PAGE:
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Reprinted in Guide to Pitcairn, originally published in Pitcairn Miscellany. Used by permission of author.
On December 6th, 1931, two boats containing twenty nine men and youths left Pitcairn on the seventy five mile trip to Oeno Island to collect beche-de-mer (sea grub) on behalf of two representatives of a New Zealand company who were residing temporarily on Pitcairn. Limited supplies of food were carried, and they intended to be home by Christmas.
Three earlier departures had been cancelled because of unsuitable weather; Oeno is a low lying atoll, difficult to see even in fine weather, and only under the most favourable conditions will the boats set sail for this island.
The weather turned fair and several of the remaining men and boys decided to take a third boat to Oeno for a pleasure trip. This party of six left on December 13th, planning to meet up with the first group for a few days’ relaxation before the three boats made their way homeward.
To those of us remaining on Pitcairn, the likelihood of sighting the boats at the expected time diminished as headwinds continued to blow steadily. Christmas came, then New Year, and another week passed. We began to feel anxious about our friends and loved ones for by this time their provisions would be low and they would be forced to live on a diet of fish and sea birds.
Two weeks overdue. Small groups of people would gather and talk - of Oeno, the missing boats, storms, accidents, starvation. Prayers were made without ceasing.
Three weeks passed and fear gripped the hearts of those who waited. Hope began to die and men and women moved around slowly as if in a daze. Dulled eyes scanned the horizon as the wind dropped but continued to blow dead ahead.
As the fourth week of waiting commenced, a cry was heard, “Sail ho!” Can it be? Yes it is it is! The boats had been sighted. But how many? Two. Which two? Where is the other boat? What has become of it? Despair took hold of every heart again.
A few men hurried to the Landing, collecting food and water as they went. A boat was launched and all haste was made to meet the boats as soon as possible.
As we came alongside the first, the sight that met our eyes is almost beyond description. Haggard and worn bodies, with starvation written on every face, were trying to row the boat to land. Some were faint with hunger and unable to move. We gave them food and water before acquiescing to their demand that we go to the other boat where, they said, the crew were in even worse condition.
I shall never forget the sight. As we drew near, one could tell by the lift of the oars that it was only will power that moved the arms. Some had already given up; stength was gone. Eyes had a vacant stare, cheeks were sunken and bone protruded. Pale as death, with boils erupting from starved flesh, they struggled on. One or two more days in similar conditions must surely have meant death for some.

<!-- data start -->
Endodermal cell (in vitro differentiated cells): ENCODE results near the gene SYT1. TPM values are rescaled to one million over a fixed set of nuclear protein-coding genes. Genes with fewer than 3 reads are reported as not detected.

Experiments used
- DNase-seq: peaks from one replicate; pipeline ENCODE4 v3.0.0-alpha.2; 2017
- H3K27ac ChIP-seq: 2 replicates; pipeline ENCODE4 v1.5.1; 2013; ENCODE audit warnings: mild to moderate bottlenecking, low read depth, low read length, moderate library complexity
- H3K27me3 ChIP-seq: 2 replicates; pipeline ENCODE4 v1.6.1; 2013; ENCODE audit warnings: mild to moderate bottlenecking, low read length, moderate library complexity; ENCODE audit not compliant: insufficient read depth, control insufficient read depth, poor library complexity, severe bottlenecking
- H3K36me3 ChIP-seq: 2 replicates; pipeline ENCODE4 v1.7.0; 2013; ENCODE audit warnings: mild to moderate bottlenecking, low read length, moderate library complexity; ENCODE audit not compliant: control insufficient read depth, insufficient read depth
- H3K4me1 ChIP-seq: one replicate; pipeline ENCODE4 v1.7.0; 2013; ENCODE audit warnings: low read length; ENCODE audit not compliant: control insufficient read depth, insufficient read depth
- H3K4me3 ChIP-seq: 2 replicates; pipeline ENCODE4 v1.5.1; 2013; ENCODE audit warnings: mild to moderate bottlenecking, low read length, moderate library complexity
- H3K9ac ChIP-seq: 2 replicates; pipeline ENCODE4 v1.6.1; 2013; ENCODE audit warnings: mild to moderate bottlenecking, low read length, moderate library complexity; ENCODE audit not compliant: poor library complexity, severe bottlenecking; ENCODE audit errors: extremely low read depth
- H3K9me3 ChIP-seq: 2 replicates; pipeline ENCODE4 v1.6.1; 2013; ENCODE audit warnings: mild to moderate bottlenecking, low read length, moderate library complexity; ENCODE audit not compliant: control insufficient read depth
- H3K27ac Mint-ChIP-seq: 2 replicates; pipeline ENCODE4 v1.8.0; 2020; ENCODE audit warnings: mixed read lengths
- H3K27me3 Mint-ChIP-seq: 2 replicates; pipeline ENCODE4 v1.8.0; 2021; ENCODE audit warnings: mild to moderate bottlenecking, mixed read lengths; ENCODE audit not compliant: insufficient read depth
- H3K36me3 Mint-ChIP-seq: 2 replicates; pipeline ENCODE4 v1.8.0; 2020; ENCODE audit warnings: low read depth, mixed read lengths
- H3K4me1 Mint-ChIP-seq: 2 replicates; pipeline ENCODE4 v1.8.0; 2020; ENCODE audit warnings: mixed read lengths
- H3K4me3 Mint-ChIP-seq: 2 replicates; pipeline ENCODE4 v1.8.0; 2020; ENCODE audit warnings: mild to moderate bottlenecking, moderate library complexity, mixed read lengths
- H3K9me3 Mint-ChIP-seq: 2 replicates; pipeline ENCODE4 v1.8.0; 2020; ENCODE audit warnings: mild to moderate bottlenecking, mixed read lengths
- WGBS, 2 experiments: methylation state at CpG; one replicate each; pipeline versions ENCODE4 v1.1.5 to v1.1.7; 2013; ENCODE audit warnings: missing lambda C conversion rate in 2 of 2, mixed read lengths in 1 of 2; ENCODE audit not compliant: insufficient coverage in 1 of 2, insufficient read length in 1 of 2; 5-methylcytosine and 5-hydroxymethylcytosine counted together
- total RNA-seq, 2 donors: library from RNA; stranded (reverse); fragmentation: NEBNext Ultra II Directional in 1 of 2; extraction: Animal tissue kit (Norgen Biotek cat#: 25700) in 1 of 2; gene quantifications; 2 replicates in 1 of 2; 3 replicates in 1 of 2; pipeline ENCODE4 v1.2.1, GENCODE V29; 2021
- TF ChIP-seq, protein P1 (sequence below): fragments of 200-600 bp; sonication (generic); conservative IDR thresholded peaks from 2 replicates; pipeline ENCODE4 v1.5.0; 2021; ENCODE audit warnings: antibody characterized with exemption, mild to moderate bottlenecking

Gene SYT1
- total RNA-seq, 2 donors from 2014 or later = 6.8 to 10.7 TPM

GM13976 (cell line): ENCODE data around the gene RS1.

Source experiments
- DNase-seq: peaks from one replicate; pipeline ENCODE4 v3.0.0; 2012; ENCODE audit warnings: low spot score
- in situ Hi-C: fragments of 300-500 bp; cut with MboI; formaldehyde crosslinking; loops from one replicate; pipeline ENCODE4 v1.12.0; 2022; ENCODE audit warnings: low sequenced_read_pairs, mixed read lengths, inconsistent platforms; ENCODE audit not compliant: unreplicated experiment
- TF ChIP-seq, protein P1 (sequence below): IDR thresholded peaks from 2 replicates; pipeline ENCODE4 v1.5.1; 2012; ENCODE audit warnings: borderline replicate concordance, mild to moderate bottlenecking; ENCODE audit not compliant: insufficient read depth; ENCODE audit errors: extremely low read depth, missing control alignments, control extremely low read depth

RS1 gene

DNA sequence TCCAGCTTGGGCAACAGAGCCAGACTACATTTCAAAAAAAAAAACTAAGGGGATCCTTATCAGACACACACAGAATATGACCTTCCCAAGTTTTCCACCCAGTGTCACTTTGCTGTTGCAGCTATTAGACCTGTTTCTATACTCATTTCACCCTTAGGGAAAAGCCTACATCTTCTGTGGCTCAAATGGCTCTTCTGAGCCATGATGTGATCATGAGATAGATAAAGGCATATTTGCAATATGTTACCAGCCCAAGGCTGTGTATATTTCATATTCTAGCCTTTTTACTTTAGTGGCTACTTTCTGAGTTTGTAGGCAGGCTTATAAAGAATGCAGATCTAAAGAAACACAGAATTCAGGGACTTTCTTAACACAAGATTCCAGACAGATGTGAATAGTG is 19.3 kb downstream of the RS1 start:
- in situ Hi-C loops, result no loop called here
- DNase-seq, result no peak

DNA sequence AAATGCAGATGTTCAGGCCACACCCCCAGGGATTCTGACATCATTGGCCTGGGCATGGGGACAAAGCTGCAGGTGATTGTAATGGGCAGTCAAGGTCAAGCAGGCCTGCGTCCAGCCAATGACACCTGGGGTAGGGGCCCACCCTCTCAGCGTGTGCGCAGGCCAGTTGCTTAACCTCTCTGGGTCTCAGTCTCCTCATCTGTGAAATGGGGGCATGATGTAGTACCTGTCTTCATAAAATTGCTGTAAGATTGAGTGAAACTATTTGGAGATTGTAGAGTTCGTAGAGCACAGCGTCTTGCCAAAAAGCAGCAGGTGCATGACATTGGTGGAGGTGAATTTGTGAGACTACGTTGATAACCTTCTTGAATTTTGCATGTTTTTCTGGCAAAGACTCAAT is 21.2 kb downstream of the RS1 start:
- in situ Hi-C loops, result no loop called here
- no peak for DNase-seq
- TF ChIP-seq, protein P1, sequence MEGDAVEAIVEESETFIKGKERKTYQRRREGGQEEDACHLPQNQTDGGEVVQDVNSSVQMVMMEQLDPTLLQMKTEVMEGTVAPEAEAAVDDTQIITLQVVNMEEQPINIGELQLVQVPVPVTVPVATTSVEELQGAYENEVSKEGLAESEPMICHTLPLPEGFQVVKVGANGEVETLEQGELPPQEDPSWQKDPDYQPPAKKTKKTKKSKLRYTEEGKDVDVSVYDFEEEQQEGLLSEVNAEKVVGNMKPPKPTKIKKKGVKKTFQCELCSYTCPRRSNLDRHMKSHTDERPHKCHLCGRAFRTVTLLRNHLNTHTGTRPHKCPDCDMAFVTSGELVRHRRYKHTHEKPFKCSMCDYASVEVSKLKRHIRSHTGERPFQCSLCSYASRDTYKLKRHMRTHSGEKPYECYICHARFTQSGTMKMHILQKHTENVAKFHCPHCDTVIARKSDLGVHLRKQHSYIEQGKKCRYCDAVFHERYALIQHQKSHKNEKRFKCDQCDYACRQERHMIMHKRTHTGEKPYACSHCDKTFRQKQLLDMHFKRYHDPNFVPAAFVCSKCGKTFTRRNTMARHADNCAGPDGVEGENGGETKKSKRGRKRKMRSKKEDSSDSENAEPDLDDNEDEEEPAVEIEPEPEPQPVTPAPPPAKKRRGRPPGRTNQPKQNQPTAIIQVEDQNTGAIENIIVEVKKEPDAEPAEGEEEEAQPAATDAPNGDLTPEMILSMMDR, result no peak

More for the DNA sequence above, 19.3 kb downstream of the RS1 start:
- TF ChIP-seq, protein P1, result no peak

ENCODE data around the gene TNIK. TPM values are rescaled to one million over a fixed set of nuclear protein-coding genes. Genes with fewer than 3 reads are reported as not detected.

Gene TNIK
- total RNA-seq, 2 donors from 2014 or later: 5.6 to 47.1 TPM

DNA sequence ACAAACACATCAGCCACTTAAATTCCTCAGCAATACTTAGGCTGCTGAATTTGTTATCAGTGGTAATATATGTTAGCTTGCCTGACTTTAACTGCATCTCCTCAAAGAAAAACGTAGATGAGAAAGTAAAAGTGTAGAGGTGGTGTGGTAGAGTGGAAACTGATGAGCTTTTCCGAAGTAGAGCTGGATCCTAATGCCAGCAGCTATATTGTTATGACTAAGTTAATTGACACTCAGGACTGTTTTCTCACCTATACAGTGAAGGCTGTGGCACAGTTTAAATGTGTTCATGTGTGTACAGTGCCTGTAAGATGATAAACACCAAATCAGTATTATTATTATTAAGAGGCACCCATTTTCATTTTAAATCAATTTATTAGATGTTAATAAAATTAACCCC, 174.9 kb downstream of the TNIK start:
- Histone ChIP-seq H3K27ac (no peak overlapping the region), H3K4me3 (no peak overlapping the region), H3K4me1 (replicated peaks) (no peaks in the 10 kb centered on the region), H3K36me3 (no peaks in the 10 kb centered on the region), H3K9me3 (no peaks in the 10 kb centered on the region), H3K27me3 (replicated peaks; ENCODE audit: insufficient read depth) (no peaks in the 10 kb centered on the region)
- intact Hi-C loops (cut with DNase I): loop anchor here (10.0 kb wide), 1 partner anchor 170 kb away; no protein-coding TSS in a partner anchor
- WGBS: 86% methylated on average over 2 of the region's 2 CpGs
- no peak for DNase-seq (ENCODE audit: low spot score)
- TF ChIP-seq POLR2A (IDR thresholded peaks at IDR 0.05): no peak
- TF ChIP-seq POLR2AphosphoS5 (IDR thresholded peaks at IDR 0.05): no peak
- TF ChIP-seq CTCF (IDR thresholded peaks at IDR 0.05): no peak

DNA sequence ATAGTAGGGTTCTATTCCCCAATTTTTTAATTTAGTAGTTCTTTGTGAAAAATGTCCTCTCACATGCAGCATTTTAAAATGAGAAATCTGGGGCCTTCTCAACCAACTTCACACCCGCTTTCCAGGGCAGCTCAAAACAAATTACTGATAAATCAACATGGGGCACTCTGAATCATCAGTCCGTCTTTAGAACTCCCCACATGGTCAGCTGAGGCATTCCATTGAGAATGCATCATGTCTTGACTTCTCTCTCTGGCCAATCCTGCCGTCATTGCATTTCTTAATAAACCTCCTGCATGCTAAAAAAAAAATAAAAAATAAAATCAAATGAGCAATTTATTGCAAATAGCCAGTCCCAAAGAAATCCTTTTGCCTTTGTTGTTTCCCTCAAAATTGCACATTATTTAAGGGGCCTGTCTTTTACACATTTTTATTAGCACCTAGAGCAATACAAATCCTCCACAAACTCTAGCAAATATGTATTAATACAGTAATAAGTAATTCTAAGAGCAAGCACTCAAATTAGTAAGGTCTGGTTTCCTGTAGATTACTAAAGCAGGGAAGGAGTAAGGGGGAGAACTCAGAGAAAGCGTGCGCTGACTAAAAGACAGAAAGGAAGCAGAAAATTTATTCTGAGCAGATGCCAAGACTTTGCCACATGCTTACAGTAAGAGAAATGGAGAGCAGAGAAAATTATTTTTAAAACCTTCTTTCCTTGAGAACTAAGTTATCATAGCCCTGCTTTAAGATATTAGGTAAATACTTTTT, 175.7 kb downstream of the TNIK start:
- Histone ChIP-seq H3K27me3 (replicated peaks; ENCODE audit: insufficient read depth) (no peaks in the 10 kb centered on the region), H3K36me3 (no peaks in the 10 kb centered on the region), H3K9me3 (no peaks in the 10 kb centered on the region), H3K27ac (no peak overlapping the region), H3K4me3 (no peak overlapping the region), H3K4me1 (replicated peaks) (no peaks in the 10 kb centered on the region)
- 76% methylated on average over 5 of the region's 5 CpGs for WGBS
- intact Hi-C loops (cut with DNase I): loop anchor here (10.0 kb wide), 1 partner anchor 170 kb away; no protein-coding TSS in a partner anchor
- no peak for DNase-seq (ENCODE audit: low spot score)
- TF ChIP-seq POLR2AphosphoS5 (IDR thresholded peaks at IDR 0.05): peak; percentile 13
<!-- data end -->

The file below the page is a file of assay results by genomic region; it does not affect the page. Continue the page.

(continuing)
We guided the two boats into Bounty Bay and helped the men ashore. Some staggered about, the, with assistance, made their way slowly homewards. Others were carried up from the Landing place. Rest and good food brought life back to starving bodies. All, by God’s grace, recovered.
Here is the story as I pieced it together from accounts given to me by several men.
The first two boats arrived safely at Oeno, but by the time they were joined by the third boat they were almost out of food. Even the supplementary supplies carried on this boat did not last long among so many. Food was rationed; two bananas, or fei, a day. Of course there were plenty of fish and birds but a continued diet of these became nauseating.
During their fifth week on the island the wind became almost fair and the decision was made to sail for Pitcairn, some smoked fish and a few biscuits their only remaining food.
Large seas broke over one of the boats as it went through the passage in the reef surrounding the island. The crew battled on but a larger sea eventually swamped the boat. Fortunately, it was loaded with timber, otherwise some of the crew would have drowned. One man dived for two others as they were going down; somehow he managed to tie them to some driftwood. Each man had to shift for himself, clinging to whatever he could find for support.
With the assistance of the other crews, the swamped boat was dragged outside the breakers where it was bailed out. Almost everything loose had been washed away. Men in the other boats shared their clothes with the soaked crew. Later in the day, the three boats set course for home, the swamped boat being towed because it had lost its sail.
After twelve hours of fair winds a sudden change developed and the wind blew harder. “The very demon was in it,” the men recounted. The boat under tow had to be abandoned and for four days the two remaining boats battled wind and sea. The fury of the gale equaled any the men had previously experienced. Rationed to two biscuits a day, wet to the skin, and bailing all the time the men fought on.
When the struggle became too great the boats turned and ran for Oeno again. In spite of doubt that they would find the tiny atoll, find it they did. Exhausted men collapsed on the sand. Only fish and birds to eat and some too faint to even look for these.
On the third day, the wind came fair enough to head for Pitcairn. These starving men and boys plucked up courage and again set sail for home. A wind change the next day forced them to lower sail, take up their oars and pull for the shore. And it was in this condition we found them. . . .
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